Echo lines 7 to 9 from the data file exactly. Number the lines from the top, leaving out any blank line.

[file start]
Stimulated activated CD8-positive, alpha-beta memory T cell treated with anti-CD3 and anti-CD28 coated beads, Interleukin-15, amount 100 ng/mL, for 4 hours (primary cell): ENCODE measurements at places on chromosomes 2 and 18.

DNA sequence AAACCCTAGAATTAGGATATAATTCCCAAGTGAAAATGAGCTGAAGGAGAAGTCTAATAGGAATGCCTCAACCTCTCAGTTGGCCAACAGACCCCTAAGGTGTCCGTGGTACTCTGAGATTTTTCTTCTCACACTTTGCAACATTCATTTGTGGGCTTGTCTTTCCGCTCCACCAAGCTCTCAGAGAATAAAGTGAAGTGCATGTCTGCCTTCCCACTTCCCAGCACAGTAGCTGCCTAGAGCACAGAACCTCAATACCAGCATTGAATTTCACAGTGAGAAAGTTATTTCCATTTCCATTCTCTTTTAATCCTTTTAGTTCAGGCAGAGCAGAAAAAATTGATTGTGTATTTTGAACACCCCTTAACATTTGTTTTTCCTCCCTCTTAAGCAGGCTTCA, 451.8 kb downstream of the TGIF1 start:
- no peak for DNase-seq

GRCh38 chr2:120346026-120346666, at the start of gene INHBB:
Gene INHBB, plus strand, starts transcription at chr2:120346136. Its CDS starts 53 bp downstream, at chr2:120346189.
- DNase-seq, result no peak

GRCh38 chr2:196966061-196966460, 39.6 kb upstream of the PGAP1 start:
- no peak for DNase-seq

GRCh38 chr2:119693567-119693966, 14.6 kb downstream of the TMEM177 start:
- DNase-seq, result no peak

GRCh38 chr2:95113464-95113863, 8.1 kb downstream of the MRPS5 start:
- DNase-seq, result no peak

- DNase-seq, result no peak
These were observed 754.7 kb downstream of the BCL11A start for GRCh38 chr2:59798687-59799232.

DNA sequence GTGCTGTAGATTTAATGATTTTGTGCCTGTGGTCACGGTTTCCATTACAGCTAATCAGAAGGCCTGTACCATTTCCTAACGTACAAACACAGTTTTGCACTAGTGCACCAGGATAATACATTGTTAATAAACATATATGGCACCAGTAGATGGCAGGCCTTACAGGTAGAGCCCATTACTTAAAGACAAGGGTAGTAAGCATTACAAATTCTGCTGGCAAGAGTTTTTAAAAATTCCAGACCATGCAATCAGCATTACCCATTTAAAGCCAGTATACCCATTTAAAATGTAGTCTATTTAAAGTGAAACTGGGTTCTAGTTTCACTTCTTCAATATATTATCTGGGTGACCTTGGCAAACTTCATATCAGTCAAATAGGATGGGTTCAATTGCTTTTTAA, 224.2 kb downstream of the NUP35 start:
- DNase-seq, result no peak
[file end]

GRCh38 chr2:196966061-196966460, 39.6 kb upstream of the PGAP1 start:
- no peak for DNase-seq

GRCh38 chr2:119693567-119693966, 14.6 kb downstream of the TMEM177 start: